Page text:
Supply chain, omicron, beverages other than beer

Last week I shared the industry research report, which predicts a $65,000,000,000 increase in global beer industry revenue between 2021 and 2025. I looked in my fridge and thought, “Yeah, that sounds about right.”

But it can’t be just me driving such dramatic growth during a pandemic by playing with brewery owners’ heartstrings like a yo-yo. Not a good yo-yo either – a cheap one that’s hard to predict and will likely tangle around your elbow.

I contacted local breweries like Brewing of thorns and New English Brewing (recently featured in Cheers! column) to ask what they think will be the trend in 2022.

“I think you’ll see breweries in 2022 working to differentiate themselves from the pack and align their businesses with their core values,” said Anna Brigham, director of marketing at Thorn Brewing. “Increasingly, consumers are looking for breweries that not only make great beer, but also use their platform to positively impact their community, which is really a win-win for everyone.”

I’m ready make an effort to align my beer purchases more completely, so it made a lot of sense to me.

Tom Kiely, Managing Director of Thorn Beer, spoke about operations and beer styles.

“I think the most likely trend is an increase in consumer price for canned beer,” Kiely said. “Almost everything that goes into the packaging of a case of beer – corrugated trays, cans, labels – is harder to find and [becoming] more expensive to buy. Two-Row (basic ingredient of malt used in beer production) becomes very expensive. Cargo [costs] getting any of these things in the door is getting more expensive.

“Plus, wholesalers and retailers are each taking the same percentage off as when these things were cheaper and easier to find, so you end up with an exponentially more expensive product. We might see surprises Out of stock on base beers or temporary switches to glass bottles [opposed to cans]. I also think you will see more regional breweries (or production breweries) diversifying their lineups with RTD [ready-to-drink] and other non-beer [products] like hard tea or other sugar-based stuff.

According to New English Brewing’s Simon Lacy, ongoing supply chain issues are expected to drive up the price of malted barley and packaging materials, insurance and freight. Photo by Timothy Dykes

I also wanted to know more about what Tom thought was on the horizon for the beer I find in my fridge. He replied, “I don’t foresee any significant spikes in craft beer styles. I imagine most of the innovation will be in non-beer. I’d be surprised if there isn’t a bigger brewery that makes a can Michelada by early next year, and I’d like to see a lager-only San Diego brewery in distribution this year, but I don’t think that will happen.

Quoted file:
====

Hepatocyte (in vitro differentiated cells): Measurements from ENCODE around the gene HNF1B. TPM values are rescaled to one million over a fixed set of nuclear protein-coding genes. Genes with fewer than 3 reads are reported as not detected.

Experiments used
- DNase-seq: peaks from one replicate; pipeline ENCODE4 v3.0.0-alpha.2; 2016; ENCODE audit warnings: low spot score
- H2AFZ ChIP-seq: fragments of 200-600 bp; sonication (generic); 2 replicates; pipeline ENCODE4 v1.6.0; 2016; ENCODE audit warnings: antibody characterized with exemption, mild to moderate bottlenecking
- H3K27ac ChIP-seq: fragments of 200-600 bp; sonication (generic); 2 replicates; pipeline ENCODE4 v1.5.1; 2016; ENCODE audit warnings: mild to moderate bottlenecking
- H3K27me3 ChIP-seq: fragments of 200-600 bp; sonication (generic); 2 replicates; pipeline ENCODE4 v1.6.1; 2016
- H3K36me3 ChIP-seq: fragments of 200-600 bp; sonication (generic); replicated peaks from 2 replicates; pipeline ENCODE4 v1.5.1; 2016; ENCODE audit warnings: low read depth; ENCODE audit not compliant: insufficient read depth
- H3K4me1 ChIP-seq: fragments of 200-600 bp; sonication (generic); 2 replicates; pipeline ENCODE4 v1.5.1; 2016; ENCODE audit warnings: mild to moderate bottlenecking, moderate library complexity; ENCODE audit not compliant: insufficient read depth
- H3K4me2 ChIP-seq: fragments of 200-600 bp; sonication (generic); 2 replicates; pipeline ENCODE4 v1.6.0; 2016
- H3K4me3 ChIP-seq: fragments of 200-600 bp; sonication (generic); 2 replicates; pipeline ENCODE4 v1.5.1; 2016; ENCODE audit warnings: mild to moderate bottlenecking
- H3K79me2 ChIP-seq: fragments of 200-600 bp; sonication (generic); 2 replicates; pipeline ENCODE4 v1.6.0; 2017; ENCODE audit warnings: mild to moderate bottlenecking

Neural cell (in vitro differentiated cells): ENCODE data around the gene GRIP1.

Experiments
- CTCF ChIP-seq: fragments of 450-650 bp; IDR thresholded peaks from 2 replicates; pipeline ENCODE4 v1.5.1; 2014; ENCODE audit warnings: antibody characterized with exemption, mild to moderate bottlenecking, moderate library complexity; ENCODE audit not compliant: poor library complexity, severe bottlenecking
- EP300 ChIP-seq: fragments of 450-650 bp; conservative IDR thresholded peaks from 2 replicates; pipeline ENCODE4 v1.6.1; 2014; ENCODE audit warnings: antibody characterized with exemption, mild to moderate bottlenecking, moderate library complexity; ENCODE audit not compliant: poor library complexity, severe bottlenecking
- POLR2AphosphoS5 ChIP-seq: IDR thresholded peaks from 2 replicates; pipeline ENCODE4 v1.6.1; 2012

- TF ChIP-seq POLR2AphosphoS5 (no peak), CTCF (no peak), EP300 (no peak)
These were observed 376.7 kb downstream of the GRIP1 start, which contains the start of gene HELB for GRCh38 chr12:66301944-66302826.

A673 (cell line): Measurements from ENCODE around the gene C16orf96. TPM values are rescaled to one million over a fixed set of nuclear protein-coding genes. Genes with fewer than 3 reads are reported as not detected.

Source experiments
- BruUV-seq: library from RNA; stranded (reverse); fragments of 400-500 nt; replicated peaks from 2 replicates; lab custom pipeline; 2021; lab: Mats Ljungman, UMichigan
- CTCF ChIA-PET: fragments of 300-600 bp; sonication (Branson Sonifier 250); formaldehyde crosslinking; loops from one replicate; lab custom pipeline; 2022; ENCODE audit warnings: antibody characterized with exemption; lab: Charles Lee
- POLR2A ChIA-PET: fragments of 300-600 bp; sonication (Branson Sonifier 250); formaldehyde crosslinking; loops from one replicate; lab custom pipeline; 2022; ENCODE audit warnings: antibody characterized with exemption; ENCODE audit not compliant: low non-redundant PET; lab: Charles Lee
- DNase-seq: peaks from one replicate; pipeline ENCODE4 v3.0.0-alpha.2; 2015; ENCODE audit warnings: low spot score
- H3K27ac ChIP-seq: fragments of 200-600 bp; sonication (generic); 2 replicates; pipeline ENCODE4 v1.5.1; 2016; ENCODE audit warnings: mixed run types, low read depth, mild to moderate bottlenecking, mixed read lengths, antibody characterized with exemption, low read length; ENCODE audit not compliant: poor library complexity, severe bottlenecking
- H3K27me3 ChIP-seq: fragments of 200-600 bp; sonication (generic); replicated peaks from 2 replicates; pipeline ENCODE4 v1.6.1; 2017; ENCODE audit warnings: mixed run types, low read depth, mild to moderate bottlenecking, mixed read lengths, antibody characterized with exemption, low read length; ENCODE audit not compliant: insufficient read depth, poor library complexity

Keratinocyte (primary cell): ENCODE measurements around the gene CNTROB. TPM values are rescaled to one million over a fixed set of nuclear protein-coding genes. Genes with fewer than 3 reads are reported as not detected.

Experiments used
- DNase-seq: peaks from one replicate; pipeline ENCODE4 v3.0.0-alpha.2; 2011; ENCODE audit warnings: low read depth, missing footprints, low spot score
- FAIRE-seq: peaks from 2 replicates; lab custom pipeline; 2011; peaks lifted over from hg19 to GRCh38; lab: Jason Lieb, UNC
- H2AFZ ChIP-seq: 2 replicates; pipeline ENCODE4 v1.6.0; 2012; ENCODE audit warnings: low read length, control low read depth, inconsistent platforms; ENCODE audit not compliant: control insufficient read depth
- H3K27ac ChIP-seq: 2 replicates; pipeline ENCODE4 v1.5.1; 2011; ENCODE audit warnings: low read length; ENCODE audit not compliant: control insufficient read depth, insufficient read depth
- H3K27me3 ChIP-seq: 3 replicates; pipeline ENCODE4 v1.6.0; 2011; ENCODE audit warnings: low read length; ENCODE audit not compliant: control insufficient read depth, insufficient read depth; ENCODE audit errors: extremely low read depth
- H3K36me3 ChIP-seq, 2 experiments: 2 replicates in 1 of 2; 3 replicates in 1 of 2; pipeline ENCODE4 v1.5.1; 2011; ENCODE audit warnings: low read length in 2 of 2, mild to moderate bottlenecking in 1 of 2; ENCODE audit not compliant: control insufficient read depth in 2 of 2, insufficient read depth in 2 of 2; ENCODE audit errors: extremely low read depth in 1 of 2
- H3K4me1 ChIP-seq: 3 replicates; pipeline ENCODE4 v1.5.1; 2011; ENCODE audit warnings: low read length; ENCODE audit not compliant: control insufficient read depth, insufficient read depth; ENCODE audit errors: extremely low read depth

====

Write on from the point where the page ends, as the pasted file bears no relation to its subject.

Simon Lacy is the founder and president of New English Brewery, who shared his thoughts on COVID-19 and supply chain issues affecting the beer industry.

“As we approach 2022, we are optimistic that the worst of the pandemic is behind us, although we still have to move past omicron and hope another variant does not emerge,” Lacy said. “Headwinds are expected from ongoing supply chain issues, driving price increases for everything from malted barley, packaging materials, energy like natural gas and electricity to electricity. insurance and freight. Overall, we look forward to engaging with our customers, both in commerce and in the tasting room, and getting back to normal – making great beer and having fun sharing it.

As I contact more and more breweries, concerns about supply chain logistics seem to be a constant shadow despite the optimistic projections presented in the Industry Research study.

The Industry Research report’s global growth primarily focused on the sales of major brewing companies, including “several leading vendors in the craft beer market, including Anheuser-Busch InBev SA/NV, Asahi Group Holdings Ltd., Carlsberg Breweries AS, DG Yuengling & Son Inc., Diageo Plc, Duvel Moortgat NV, Heineken NV, Kirin Holdings Company Ltd., New Belgium Brewing Co. and The Boston Beer Co. Inc.

I don’t see many “craft beers” on this list. These are companies with enough buying power to dictate supply chain terms, not your neighborhood brewers.

I will continue to check in with local breweries throughout the new year, staying flexible with beer styles and nimble as local breweries in an ever-changing operational landscape. Cheers, everyone!

Stream classic Roast episodes! West Coast Coffee podcast on the Coast News Podcast page, and be sure to follow Cheers! North County on Facebook, Twitter and Instagram. Do you have an interesting story about your drinking adventures? To reach! I want to hear it.